The European Space Agency (ESA) has released a short recording of what Earth sounds like as it gets bombarded by solar storms. As noted by the ESA, the sounds generated by the cosmic phenomenon sounds like an eerie song from a science fiction movie.

The recording was obtained by ESA’s researchers after going through the data collected during the agency’s Cluster mission. Officially launched in 2000, the Cluster mission consists of four spacecraft that routinely orbit Earth. The main mission of these vessels is to analyze how Earth’s magnetic field reacts to solar winds emitted by the Sun.

As part of their mission, the Cluster vessels go through the foreshocks generated by the solar winds. According to the team, from 2001 to 2005, the mission encountered six collisions between Earth and solar storms. As these events occurred, the Cluster mission was able to record the waves generated by the collisions.

“Our study reveals that solar storms profoundly modify the foreshock region,” Lucile Turc, a member of the research team, said in a statement.

The recording released by the ESA is only a couple of seconds long but the sounds it captured were distinct enough to be considered as an eerie song by the agency.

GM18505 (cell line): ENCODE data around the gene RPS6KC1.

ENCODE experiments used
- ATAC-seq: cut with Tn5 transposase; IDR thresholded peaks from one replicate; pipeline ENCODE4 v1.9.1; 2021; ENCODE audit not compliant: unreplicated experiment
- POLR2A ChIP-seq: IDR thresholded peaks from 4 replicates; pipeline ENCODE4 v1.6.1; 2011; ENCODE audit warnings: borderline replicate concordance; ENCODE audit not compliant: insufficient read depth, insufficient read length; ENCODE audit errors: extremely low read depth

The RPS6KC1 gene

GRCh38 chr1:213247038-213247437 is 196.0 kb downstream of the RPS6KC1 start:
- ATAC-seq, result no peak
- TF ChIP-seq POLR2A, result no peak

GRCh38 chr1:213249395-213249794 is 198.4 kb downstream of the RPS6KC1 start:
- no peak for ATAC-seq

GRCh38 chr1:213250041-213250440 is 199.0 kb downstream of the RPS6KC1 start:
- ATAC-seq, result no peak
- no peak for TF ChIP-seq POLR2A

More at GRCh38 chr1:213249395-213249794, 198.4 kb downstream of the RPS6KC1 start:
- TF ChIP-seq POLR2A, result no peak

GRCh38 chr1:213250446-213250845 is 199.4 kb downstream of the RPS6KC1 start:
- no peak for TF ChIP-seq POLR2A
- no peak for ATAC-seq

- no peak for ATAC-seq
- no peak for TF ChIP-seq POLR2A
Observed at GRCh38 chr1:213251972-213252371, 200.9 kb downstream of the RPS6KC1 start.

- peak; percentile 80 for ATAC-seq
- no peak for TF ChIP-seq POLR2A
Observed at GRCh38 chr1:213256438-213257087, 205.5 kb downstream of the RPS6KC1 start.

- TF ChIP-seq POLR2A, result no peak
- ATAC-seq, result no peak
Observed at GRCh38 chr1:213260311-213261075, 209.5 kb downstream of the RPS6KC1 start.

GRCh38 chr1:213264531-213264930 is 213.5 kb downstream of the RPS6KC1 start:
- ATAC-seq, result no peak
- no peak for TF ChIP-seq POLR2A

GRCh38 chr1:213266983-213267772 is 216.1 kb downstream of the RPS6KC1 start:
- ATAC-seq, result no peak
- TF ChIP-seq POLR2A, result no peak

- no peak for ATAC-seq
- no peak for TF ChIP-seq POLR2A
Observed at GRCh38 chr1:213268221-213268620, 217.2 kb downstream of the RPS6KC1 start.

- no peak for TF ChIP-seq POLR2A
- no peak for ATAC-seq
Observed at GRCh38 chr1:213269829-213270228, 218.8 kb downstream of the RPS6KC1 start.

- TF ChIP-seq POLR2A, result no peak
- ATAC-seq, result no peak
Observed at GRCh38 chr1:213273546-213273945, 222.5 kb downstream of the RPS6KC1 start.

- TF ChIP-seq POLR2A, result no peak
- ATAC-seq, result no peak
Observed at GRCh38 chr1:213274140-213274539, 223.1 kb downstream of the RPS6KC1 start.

According to the ESA, during times when solar storms are not hitting Earth, the song generated by the planet has a lower pitch and plays on a single frequency. But, once a solar storm interacts with Earth’s magnetic field, the frequency significantly changes and the wave it generates doubles. As the storm continues to hit, higher frequencies begin to emerge.

For Philippe Escoubet, the project scientist for Cluster, the recording shows offers a glimpse of the wealth of information that the mission can provide.

“This is an excellent example of how Cluster continues to extend our knowledge of the Sun-Earth connection, even years after the original data was obtained,” he said. “The results take us deeper into the details of fundamental magnetic interactions that take place across the Universe.”

The findings of ESA’s research team regarding the Cluster mission and its recording were presented in a new study published in the Geophysical Research Letters.

X-Class Solar Flare An X-class solar flare captured by NASA's Solar Dynamics Observatory on Feb. 24, 2014. Photo: NASA/SDO